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Logan will face Olympus without its starting quarterback

Published: Monday, Nov. 4 2013 6:10 p.m. MST

Logan QB Chase Nelson tries to runs by Roy's Justin Weaver  in prep football in Logan  Friday, Sept. 20, 2013.  (Jeffrey D. Allred, Deseret News) Logan QB Chase Nelson tries to runs by Roy's Justin Weaver in prep football in Logan Friday, Sept. 20, 2013. (Jeffrey D. Allred, Deseret News)

LOGAN — Logan will take on Olympus in the 4A quarterfinals this Friday without its starting quarterback.

Senior Chase Nelson was ejected from last Friday’s win over Bountiful, which automatically results in his suspension from at least one subsequent game, according to the rules governing high school sports.

Logan administrators and coaches asked the Utah High School Activities Association to review footage of the play, which occurred midway through the second quarter after Nelson ran for a touchdown. Two different officials threw their flags at the same time, calling a personal foul on Nelson for kicking at a Bountiful player who’d tackled him.

Logan officials didn’t assert that Nelson did not kick his leg, only that the kicking motion was an involuntary reflexive response to pain in his knee as he tried to free himself from the defensive player’s grasp.

Logan QB Chase Nelson tries to runs by Roy's Nate Jones   in prep football in Logan  Friday, Sept. 20, 2013.  (Jeffrey D. Allred, Deseret News) Logan QB Chase Nelson tries to runs by Roy's Nate Jones in prep football in Logan Friday, Sept. 20, 2013. (Jeffrey D. Allred, Deseret News)

Early Monday morning, administrators submitted a letter from head coach Mike Favero and a letter from Dr. Marlowe Goble explaining why the response would occur and why Nelson should not be suspended for another game.

The Utah High School Activities Association normally doesn’t allow players to appeal ejections, so Monday’s discussion was not a formal appeal.

“Our rules do not allow an appeal by the players,” said Mike Petty, supervisor of officials for the Utah High School Activities Association. “In some situations, in the interest of fairness, we will review a case. It’s not an appeal. But we did take a look at film from (several) different angles. We saw no evidence that shows we should overturn the ejection.”

Logan head football coach Mike Favero was upset that Nelson wasn’t even afforded a hearing on the ejection.

Chase Nelson (Logan) (, ) Chase Nelson (Logan) (, )

“I’m extremely disappointed in the lack of due process from the association,” Favero said. “Any time you deliver a sanction or punishment that is as severe as this one, without due process and ignoring medical evidence … then the system is broken, and they’re not seeking to make it right. They’re seeking what’s easy. … This was not a kick. This was a young man injured on a play and the state is refusing to give that any weight.”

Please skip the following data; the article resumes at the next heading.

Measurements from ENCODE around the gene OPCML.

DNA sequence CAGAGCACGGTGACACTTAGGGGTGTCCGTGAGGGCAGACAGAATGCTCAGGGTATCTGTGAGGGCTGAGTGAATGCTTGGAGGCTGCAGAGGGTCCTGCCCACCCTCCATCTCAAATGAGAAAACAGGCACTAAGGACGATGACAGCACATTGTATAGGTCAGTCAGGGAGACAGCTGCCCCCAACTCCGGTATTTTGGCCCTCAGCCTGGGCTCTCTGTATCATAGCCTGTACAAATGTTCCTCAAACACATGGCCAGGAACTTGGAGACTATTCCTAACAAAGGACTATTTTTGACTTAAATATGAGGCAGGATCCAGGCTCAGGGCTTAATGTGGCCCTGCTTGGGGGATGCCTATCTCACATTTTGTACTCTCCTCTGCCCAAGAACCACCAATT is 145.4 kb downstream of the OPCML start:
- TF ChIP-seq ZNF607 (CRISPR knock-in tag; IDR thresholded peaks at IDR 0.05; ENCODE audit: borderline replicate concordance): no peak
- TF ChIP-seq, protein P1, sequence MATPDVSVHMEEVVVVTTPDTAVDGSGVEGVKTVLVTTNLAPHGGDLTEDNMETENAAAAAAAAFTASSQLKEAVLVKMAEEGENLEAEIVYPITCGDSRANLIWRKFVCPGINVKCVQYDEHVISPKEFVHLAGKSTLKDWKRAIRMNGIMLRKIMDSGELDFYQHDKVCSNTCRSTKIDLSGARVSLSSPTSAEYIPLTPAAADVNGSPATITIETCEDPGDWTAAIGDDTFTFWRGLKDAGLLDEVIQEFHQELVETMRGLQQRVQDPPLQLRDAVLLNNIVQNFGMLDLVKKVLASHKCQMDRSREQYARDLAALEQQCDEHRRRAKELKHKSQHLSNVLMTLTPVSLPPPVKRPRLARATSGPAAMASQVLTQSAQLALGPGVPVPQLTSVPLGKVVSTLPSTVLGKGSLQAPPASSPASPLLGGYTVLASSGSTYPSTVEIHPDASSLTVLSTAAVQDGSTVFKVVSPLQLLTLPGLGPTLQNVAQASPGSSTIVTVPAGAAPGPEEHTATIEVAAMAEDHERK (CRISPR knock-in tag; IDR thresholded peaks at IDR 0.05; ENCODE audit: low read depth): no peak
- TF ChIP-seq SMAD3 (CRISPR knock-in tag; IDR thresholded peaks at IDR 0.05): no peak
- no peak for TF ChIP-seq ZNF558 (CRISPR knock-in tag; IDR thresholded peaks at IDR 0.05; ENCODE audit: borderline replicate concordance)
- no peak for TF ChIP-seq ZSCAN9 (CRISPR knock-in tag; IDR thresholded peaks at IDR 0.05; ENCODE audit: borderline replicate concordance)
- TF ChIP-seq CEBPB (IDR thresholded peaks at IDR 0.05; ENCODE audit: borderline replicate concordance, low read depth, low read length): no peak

Petty said that in addition to reviewing the information provided by Logan High, which included a written report from Goble, and watching several videos of the play, they discussed the call with the two officials who threw their flags on the play.

“We’ve looked at it,” Petty said of the play. “We’ve talked to the officials. Two officials made the call almost simultaneously. They felt they got it right based on the rules. … There isn’t evidence that would cause us to overturn it. It’s unfortunate.”

The rule the officials were enforcing is the section on fighting (Section 2-11). It defines fighting as any action by a player to move “in a combative manner unrelated to football.” And the punishment is the same “whether or not there is contact or not.”

Petty said kicking is clearly included in the rule, and they can clearly see a kick in one of the videos. That is exactly what Favero is frustrated that he can’t address in an appeal hearing.

“Chase Nelson will never get this back,” Favero said. “It was not a premeditated attempt to violate any of the rules of football. We want a decision based on evidence, not on opinion or what’s easy or because someone didn’t have time.”

Goble told the Deseret News that Nelson shouldn’t be penalized for an involuntary response to pain.

“He describes being hit from the left side, the injured side, and he felt — he called it a ‘zing’ in his knee and a lot of pain,” Goble said. “He reached for his knee when he was laying there and his teammates picked him up. They were just celebrating the touchdown. As he stepped forward with that left leg he couldn’t straighten it. He had to have the leg to step forward, so he forced it and all of sudden it straightened out. That’s what they interpreted as a kick.”

Goble examined Nelson and said he suffered a knee injury on the play, which was confirmed by Favero Monday afternoon via text. Nelson had an MRI and has an ACL contusion, bone bruise and meniscus contusion and possible tear.

When asked how he knew the injury occurred on that play, Goble said he wasn’t.

“I can’t be,” Goble said. “All I know is its consistent with the confusion he had because he felt the pain when he was hit. … I cannot be sure that injury occurred on that tackle.”

Nelson injured that same knee last year and Goble said he doesn’t think the teen came up with the story after the fact as the examination confirmed the symptoms Nelson described.

“I don’t think he could think fast enough to defraud the public by grabbing his knee,” Goble said. “The question is did he reinjure it. … That’s a spinal cord response, and that’s out of his control.”

Favero said he wasn’t sure who would start in Nelson's spot. The senior was at the University of Utah Medical Center Monday afternoon undergoing more tests on his knee.

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